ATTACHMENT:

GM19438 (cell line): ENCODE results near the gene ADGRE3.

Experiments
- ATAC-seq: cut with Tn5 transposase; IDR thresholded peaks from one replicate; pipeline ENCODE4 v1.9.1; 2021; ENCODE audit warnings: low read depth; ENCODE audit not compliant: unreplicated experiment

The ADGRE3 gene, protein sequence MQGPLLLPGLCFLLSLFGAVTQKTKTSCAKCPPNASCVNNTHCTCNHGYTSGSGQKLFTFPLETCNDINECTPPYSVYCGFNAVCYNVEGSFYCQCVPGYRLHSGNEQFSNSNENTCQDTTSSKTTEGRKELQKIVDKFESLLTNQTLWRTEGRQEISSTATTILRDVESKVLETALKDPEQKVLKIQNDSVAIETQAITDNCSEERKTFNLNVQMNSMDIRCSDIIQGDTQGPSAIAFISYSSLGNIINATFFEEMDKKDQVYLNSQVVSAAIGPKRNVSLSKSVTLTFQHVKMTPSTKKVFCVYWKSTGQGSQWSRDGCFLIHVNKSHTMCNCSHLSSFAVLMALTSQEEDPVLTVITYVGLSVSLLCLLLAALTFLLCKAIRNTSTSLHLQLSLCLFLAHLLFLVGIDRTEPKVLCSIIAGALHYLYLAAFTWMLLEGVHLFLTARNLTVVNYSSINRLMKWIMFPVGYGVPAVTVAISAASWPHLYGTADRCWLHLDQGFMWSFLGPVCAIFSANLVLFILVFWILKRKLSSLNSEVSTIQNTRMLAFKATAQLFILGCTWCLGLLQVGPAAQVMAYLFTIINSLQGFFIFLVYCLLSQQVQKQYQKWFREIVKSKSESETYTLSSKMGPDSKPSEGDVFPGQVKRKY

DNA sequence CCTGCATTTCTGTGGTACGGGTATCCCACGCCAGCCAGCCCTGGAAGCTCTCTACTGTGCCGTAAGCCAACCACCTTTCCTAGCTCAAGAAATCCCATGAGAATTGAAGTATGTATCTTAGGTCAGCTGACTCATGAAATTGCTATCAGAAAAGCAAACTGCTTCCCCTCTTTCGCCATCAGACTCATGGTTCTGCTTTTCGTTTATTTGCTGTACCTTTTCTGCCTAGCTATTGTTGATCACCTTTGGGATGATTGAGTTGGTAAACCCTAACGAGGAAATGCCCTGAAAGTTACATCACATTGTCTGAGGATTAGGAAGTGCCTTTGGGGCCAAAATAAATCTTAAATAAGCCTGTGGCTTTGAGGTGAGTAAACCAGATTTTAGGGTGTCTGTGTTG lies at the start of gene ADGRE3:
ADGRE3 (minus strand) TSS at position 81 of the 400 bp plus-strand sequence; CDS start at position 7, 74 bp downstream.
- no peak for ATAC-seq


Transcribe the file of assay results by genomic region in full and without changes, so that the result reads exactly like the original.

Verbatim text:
GM19438 (cell line): ENCODE results near the gene ADGRE3.

Experiments
- ATAC-seq: cut with Tn5 transposase; IDR thresholded peaks from one replicate; pipeline ENCODE4 v1.9.1; 2021; ENCODE audit warnings: low read depth; ENCODE audit not compliant: unreplicated experiment

The ADGRE3 gene, protein sequence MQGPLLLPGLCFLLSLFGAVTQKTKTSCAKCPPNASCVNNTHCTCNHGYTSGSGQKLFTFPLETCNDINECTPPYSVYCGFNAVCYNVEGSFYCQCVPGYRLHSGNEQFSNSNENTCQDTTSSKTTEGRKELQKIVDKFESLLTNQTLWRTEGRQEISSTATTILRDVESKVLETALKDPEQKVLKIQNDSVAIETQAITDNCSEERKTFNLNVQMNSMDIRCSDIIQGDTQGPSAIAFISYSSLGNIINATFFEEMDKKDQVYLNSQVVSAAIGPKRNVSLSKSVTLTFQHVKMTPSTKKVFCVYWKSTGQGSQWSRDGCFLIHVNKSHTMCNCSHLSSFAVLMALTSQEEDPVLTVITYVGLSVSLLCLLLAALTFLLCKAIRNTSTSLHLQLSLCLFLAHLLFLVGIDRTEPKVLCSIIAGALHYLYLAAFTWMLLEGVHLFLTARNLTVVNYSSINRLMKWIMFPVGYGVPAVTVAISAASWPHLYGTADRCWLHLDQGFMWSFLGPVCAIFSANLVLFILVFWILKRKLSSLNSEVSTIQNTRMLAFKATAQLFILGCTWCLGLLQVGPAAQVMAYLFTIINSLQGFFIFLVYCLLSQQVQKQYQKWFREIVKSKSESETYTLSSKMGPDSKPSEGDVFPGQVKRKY

DNA sequence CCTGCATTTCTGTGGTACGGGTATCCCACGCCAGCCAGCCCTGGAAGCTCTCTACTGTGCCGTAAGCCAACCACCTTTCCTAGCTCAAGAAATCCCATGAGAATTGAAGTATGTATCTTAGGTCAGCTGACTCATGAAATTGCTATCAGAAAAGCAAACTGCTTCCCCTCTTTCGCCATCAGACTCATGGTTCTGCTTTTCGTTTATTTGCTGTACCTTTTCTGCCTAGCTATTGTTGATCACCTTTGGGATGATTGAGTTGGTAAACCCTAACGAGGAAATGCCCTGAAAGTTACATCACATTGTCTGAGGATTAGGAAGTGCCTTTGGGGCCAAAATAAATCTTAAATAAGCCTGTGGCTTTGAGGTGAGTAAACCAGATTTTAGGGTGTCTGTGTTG lies at the start of gene ADGRE3:
ADGRE3 (minus strand) TSS at position 81 of the 400 bp plus-strand sequence; CDS start at position 7, 74 bp downstream.
- no peak for ATAC-seq